Public safety officials are encountering new and unforeseen challenges as the rate of natural disasters continues to rise and communities across the country are being devastated by these storms. The need to be able to notify entire communities of severe weather and to have additional information on those at higher risk has never been greater.
When critical infrastructure fails, it becomes nearly impossible to aid those who lack the means of evacuating on their own. This results in rescue operations that take longer to plan and execute, and pose increased risks to first responders and residents due to the lack of information on the number of affected residents or the location of those who need additional assistance.
In recent years, the number natural disasters has skyrocketed exposing a gap in emergency communication and vulnerable populations which require additional assistance during emergencies. The rate of increase in "superstorms" such as Hurricane Sandy has caused emergency managers to rethink how they are preparing for these events with a focus on communications to the public and the allocation of resources. According to the Census Bureau, the most common disabilities reported are those that effect mobility. Moreover, over half of persons aged 85 or older live alone and are unable to drive. These two groups alone pose a serious problem in the event of an evacuation and are only a fraction of those struggling with mobility disabilities.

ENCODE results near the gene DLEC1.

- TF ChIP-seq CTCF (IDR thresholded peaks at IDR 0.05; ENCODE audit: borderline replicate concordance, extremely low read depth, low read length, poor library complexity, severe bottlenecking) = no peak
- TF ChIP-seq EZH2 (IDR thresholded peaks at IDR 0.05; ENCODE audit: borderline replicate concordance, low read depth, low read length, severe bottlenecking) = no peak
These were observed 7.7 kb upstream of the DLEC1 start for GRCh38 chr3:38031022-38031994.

New technologies that provide 9-1-1 and public safety officials with the ability to proactively engage the community have had a dramatic effect on mortality rates during these "superstorms." Identifying at risk populations and providing them with information and assistance when they most need it can make a significant difference, especially in the event of an evacuation or seeking shelter.
Download “Weather Emergencies: Protecting Those at Risk” to learn how 9-1-1 and law enforcement can leverage today’s technology to better protect those at risk during severe weather emergencies.
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